As I studied the photos he sent, I struggled to discern whether I was looking at a room blanketed in golf souvenirs or a horde of golf souvenirs sculpted into a room. I might have stored him in my phone as Barefoot Gerry, because that’s how he played when we met up in Anaconda for golf among Old Works’ black-slag sand traps, but Montana won out since he had played every one of its golf courses. Thus his claustrophobic collection of treasures: It chronicled his odyssey across the Treasure State. I noted the hand-carved tee barstools and the everywhere balls and bag tags, and rather than feel overwhelmed (if I’d have been staring at Mickey Mice or Beanie Babies, it would have been a vivid nightmare tableau), I felt drawn to its warm and crowded embrace. I wanted to go there and sit and feel welcome; I wanted to disappear into this temple to the game I love.

 Pardon the sacrilege, but “temple” fits. It not only captures what Gerry has conceived, but also helps explain what is going on in my office, or what my friend Gregg has done to his bathroom in Wisconsin, or what Ed is up to in his Cape Cod barn. Humankind has been carving out sacred spaces for a very long time, and we crowd these chambers with images and tokens that help us make sense of ourselves, our journey, our human condition. Allow me to suggest that our golf rooms are much the same. Enveloping ourselves in our interests, turning our passion into a physical space—it’s the intersection of hobby and identity. We feel at home there for the same reason the righteous feel welcome in church: because it’s where a random and unruly world recedes, and what’s left are the things that play according to our own rules and predilections. It’s our best selves, collected and framed and ready to host a Super Bowl party.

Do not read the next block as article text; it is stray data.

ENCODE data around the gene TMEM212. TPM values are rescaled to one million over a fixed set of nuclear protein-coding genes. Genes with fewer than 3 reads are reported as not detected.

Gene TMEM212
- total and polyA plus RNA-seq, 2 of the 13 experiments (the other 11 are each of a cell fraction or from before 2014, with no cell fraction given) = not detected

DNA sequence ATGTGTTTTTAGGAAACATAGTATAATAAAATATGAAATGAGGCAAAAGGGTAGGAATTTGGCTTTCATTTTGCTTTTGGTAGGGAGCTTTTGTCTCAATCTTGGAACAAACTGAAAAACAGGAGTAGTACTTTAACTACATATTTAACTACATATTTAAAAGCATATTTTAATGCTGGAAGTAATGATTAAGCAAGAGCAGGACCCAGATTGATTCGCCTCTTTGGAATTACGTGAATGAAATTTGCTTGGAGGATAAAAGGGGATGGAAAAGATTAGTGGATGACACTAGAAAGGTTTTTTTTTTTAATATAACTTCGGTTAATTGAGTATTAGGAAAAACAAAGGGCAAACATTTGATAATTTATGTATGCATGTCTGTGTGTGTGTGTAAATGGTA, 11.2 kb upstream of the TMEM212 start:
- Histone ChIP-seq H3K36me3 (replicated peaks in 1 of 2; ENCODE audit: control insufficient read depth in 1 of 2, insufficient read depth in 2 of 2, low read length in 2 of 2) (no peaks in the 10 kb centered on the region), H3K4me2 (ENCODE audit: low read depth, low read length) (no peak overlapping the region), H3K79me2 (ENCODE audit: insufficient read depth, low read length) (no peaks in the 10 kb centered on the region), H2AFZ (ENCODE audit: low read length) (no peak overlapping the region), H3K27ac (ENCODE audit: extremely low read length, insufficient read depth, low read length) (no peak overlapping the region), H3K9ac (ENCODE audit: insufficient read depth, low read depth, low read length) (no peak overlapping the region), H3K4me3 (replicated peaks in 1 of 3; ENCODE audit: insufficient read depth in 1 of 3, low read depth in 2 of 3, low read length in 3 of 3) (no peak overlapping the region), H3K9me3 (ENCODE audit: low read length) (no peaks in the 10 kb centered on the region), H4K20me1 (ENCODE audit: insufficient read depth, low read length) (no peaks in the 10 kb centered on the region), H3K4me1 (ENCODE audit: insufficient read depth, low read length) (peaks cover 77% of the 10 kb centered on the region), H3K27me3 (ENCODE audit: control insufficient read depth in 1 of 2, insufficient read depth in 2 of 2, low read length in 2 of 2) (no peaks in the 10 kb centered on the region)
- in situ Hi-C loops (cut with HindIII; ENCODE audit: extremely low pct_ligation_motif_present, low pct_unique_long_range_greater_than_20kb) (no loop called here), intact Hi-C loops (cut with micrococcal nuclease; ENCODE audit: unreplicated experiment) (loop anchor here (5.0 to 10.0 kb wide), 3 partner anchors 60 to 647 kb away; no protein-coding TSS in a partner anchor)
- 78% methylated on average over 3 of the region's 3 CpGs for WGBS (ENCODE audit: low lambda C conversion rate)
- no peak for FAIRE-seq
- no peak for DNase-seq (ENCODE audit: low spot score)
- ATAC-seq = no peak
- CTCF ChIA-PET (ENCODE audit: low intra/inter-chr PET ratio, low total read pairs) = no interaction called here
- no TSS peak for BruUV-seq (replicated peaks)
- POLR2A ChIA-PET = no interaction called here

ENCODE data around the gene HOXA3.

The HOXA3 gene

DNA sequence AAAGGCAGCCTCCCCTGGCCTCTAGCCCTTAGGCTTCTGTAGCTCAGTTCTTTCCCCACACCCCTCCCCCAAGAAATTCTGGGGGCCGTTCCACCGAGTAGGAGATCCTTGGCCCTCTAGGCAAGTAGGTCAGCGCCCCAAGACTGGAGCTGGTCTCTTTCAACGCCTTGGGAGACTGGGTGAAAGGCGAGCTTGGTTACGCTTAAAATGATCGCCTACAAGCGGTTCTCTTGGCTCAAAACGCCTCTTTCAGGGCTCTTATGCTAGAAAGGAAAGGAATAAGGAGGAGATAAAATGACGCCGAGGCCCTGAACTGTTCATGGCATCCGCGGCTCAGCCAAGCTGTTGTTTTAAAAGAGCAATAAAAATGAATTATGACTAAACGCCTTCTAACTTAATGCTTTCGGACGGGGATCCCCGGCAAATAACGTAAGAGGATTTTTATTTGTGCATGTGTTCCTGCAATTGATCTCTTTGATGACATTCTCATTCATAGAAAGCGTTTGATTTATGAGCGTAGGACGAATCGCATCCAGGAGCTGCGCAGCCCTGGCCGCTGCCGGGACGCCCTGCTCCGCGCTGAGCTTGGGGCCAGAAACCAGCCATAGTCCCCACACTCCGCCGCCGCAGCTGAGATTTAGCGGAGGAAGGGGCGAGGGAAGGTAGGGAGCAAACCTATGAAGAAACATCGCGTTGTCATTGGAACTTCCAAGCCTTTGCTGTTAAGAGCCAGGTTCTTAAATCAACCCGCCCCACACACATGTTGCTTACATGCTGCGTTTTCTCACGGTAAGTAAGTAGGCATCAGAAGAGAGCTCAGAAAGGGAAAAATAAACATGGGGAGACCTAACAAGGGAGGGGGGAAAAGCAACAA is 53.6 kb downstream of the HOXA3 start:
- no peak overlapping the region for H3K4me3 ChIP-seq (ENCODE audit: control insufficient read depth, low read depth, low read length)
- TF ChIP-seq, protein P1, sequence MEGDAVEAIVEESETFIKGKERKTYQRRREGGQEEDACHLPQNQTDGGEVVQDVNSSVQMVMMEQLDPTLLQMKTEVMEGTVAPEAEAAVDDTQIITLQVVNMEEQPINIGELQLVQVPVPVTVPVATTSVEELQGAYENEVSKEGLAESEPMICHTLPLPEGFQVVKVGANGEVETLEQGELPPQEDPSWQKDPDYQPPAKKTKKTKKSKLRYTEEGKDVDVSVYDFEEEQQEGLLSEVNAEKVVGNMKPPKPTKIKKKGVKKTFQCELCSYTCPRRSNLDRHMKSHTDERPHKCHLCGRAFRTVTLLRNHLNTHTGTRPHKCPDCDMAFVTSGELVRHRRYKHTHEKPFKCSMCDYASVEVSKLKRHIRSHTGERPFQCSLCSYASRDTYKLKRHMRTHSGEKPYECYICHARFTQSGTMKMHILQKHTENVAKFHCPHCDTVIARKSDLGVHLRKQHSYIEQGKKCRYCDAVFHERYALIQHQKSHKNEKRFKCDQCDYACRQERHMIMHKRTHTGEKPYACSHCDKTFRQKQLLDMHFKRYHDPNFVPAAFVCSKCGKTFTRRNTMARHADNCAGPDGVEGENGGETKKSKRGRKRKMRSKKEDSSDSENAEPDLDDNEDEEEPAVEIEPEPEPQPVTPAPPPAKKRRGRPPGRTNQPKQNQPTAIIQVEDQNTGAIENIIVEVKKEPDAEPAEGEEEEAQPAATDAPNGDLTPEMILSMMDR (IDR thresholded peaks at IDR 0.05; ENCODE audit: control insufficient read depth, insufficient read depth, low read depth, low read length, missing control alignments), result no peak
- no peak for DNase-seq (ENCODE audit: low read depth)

It’s our best selves, collected and framed and ready to host a Super Bowl party.

As you peruse these images of a shitter transformed into Magnolia Lane, this might all sound like a bit much. Blending religious experience with a collection of ball markers is perhaps a touch grandiose, even for a guy who spent two years looking for carpet that rolled at a precise 11 on the Stimp. But there is something about our penchant for inhabiting our passions that is not just acceptable, but, dare I say, healthy. We aren’t celebrating the divine in these self-made temples; rather, we’re celebrating the way we choose to experience the world. With every inch of available wall space, we are reminding ourselves of what we do and who we are, and that we are quite content with both.

There may even come a day when we stop noticing all the placards and the keepsakes, but the showcase was never really the point. The idea was to craft a space, trinket by trinket, where we felt at home in our own skin, at peace with our proclivities and accepting of our foibles. I suppose you can spend a boatload on therapy to figure all that out, but for some of us, we’d rather just raid the starter’s goodie box.


Ed Benz / Orleans, Massachusetts

Prized Possession: Carpet from the Eastward Ho! pro shop: “I just happened to be there the day they were ripping it up. I gave the guys $200 to cut it into sections for me. Timing is everything.”

Photo by John Huet

Gerry Veis / Harve, Montana

Prized Possession: Sand from the Road Hole bunker at St. Andrews and the back bunker from No. 7 at Pebble Beach: “I used [the sand] to replace my father’s ashes after spreading them in both locations. I have one more place on my list, and it’s No. 12 at Augusta National.”


Gregg Thompson / Kenosha Wisconsin

Prized Possession: Pin flag from the 2012 Masters, signed by champion Bubba Watson: “It was the only time I was lucky enough to be a patron at the tournament.”

Photo by Todd Rosenberg